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21 Dec 2009

Yule/Winter Solstice 2009

Yule/Winter Solstice 2009

Issue #5 is Here!

By the Hum of Ullr’s Bow: Winter Songs Compilation CD is
included with the magazine and is also available for purchase separately.

Artists on the compilation CD include:
• A Minority of One • Allerseelen • Andrew King • At the Head of the Woods
• Beastianity • Hamramr • Irij • Ironwood • Ruhr Hunter• Sangre Cavallum • Sieben • Steve von Till
• Svarrogh • Waldteufel • Wardruna

(You can read more about the artists here).

Hex needs your help! This is a community-supported not-for-profit publication.
You can support us by clicking the image above and ordering magazines,
CDs, and prints, and by spreading the word to all like-minded folk!

* * * * * *

Wütendes Heer, Druck Basel, 1569

The Hunt Rides Tonight

Fasten your windows and bolt all your doors,
Draw tight your curtains and shades;
Keep the lights burning and stay out of sight,
For the Yuletide is turning;
The Hunt rides tonight.
Hordes of dead heroes from long-ago wars
Ride forth from Valhalla this eve,
And there’s blood in their eyes and they lust for a fight,
They will seize the unwary;
The Hunt rides tonight.

With shrieks and shrill hollers they take to the skies,
Like a curtain of mist they advance,
Riding the storm winds, the furious host,
They sweep down on the slumbering lands.
With their horses’ eyes burning and hounds at their heels,
The dead hunters seek out their prey,
Ripping down trees and tearing down walls,
Raining down doom on their way.
Scattering grain and shattering lives,
They lay waste to all in their path.
Ghostly hands tear down what humans have built,
Leaving destruction behind.
But the hunters sow seeds in the deep-frozen earth,
So that next year the crops will be kind.

Lock up your children and hide your fair wives,
Stay inside safe by the fire,
Set out your offerings for all the wild wights,
For the Yuletide is turning;
The Hunt rides tonight.
For the huntsmen seek food and the huntsmen seek lives
And blood is the mead in their horns,
They will sweep away all that is left in the fields,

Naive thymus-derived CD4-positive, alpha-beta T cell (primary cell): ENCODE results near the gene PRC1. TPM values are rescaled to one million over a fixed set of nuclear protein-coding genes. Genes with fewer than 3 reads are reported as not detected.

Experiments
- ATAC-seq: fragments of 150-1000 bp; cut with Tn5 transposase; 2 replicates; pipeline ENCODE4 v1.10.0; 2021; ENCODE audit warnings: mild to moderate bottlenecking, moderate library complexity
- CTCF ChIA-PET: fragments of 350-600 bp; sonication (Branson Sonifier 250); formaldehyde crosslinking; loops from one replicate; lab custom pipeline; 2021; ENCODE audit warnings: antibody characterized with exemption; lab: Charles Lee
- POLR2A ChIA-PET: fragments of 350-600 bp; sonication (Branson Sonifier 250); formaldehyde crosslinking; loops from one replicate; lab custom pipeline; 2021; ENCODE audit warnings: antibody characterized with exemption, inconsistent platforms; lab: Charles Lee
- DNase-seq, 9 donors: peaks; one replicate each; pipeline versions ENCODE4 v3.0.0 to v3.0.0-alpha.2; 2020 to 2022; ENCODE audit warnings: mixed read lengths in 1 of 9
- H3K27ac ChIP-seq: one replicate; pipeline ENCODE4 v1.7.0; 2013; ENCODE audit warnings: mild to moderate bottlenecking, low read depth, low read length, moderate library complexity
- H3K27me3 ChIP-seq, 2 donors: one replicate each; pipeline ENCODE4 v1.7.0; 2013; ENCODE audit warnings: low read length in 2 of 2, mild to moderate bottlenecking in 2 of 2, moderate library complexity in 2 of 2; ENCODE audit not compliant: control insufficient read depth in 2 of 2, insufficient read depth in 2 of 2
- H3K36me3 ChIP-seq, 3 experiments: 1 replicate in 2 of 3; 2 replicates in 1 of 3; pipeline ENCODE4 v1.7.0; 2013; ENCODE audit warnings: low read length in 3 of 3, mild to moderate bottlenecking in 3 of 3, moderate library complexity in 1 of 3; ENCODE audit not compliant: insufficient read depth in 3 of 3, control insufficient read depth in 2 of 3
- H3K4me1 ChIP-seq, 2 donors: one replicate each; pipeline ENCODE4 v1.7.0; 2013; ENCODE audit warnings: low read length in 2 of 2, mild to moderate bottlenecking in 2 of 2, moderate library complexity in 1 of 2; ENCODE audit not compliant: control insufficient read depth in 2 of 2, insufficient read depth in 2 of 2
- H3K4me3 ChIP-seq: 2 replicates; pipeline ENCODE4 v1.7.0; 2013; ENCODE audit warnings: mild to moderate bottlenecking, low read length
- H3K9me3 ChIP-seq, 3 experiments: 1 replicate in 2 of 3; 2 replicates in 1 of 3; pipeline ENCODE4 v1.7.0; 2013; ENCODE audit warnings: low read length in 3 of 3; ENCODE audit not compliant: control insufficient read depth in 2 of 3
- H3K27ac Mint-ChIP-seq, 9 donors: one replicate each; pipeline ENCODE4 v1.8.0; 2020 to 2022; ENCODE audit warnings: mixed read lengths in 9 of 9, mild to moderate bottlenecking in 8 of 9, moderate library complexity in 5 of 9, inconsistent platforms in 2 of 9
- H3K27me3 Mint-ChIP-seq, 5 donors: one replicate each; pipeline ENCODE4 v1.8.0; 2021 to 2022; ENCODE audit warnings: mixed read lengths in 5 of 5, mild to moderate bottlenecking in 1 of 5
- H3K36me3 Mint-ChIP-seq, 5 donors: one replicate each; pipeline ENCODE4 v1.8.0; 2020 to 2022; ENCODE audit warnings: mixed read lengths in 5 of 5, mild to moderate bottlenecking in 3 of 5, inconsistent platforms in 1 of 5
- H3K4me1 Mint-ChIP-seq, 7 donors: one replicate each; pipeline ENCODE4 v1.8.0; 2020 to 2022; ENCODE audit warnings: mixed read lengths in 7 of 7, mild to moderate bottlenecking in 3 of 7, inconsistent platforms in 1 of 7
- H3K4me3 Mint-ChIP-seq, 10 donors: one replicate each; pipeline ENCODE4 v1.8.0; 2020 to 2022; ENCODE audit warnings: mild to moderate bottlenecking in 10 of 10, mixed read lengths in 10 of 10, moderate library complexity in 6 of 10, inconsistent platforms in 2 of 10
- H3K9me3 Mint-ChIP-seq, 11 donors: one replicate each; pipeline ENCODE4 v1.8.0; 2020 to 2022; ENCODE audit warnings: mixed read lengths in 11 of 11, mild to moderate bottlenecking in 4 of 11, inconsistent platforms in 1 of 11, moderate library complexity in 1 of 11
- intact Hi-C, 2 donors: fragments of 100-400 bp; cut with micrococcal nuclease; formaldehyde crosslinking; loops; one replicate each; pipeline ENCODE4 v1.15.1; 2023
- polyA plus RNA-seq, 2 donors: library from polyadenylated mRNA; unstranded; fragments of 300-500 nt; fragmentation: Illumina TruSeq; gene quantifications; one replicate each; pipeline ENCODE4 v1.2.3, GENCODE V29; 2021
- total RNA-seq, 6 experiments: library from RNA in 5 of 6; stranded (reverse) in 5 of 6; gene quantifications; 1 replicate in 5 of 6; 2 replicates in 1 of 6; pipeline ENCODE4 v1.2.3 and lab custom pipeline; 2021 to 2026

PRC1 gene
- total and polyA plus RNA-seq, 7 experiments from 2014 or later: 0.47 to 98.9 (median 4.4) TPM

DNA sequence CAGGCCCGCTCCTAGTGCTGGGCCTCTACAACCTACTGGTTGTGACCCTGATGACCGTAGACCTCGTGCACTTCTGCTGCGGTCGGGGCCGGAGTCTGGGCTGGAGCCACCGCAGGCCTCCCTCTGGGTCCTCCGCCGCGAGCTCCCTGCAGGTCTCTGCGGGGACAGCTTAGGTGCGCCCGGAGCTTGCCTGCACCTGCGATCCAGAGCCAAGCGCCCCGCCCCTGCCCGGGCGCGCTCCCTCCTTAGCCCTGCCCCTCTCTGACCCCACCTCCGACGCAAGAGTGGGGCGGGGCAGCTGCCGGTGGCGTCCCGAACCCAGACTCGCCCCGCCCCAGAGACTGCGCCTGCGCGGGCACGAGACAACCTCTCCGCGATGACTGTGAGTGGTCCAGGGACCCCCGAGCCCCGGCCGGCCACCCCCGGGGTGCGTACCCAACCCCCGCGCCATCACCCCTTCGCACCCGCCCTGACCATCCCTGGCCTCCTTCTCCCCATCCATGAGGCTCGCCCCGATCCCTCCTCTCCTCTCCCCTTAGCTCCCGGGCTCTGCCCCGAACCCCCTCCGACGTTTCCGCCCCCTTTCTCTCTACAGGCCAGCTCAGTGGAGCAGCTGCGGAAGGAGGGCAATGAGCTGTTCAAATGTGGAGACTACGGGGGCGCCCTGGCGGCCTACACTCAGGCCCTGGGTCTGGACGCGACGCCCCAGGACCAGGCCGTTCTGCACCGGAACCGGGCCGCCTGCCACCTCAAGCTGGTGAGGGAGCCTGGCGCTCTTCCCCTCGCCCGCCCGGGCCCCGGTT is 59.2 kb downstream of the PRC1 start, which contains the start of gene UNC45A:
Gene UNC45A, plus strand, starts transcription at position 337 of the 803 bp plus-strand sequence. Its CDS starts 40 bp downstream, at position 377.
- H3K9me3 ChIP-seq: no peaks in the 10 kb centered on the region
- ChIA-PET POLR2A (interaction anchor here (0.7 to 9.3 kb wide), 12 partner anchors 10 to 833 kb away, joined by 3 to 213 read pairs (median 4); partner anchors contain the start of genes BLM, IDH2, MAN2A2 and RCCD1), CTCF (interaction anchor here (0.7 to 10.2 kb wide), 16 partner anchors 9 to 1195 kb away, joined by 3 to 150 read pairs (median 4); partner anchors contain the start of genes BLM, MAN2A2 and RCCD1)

So new seeds can be sprouted;
The Hunt rides tonight.

As for me, I will stand outside on the steps,
With the wind whipping chill through my hair,
Watching the skies as the clamor draws near
With the howling of wolves and the clashing of spears,
Watching the skies until He appears,
Riding the storm on His eight-legged steed,
Leading the dead through the skies,
Riding the winds at hurricane speed,
With two wolves at His side and His cloak of blue-black.
And a terrible gleam in His eye.
Wodanaz, come to me, take me away,
For I am your rightful prey;
Lift me beside You and off we will ride,
Leading the dead through the skies.

Fasten your windows and bolt all your doors,
All those who want to stay safe.
But I’m sworn to the Huntsman, and with Him I will fly,
Riding the storm winds;
The Hunt rides tonight.
Wodanaz, drive Your spear into me,
Drink deep of my heart’s blood so red;
For the Hunt’s in my blood and there’s fire in my head
And I give myself freely;
The Hunt rides tonight.

~ Laure Beth Lynch

Wodan’s Wilde Jagt by F. Heine

* * * * * *

.:The Winter Evergreens: Heathen Coleworts :.

This time of year is all about Winter Evergreens! Everywhere you look you can find mistletoe, holly, and “holiday” trees like pines, firs, and spruces. However, these are not the only Evergreens to reign in Winter. This year, look for some other regal Winter Evergreens: no, not Popeye and his can of spinach, but the coleworts! These greens, like the more well known Winter Evergreens mentioned above, have a long history, with evidence of cultivation all over Europe. Coleworts were known to the early Celtic peoples and widely cultivated by the Romans and Greeks – and probably long before that, since their wild relatives can be found from one end of Europe to another.

You’ll find colewort “greens” in the produce department of your local grocery store – they’re known today as kale and collards. Both hail from the plant family Brassicaceae, also known as Cruciferous (both names are still valid today), and these names translate to mean “cross bearing”, in reference to their four-petal, cross-shaped flowers.

The Brassicaceae family contains 330 genera, including the genus Brassica, species oleracea, cultivar Acephala (or non-heading) Group, in which kale and collards are included.

The brassicas contain more agricultural and horticultural crops than any other genus with more than 30 wild species and hybrids. The species oleracea further contain 7 major cultivars:

Acephala Group – kale and collard greens (Acephala = “without a head”)
Alboglabra Group – Chinese broccoli
Botrytis Group – cauliflower, Romanesco broccoli, broccoflower
Capitata Group – cabbage
Gemmifera Group – brussels sprouts
Gongylodes Group – kohlrabi
Italica Group – broccoli

A wort known as cole or something similar was known all over Europe. The Online Etymology Dictionary notes that in Old English it was cawel, Old Norse kal, from Latin caulis, “stem, stalk, cabbage;” Italian cavolo, Spanish col, Old
French chol, French chou; also borrowed in Germanic: Swedish kal, Danish kaal, German kohl, Dutch kool. Kale is from the Middle English cawul.

The kale plant is also known as borecole today, a name which most likely originates from the Dutch boerenkool (farmer’s cabbage), while the name collard is said to derive from the Anglo-Saxon coleworts or colewyrts (cabbage plants).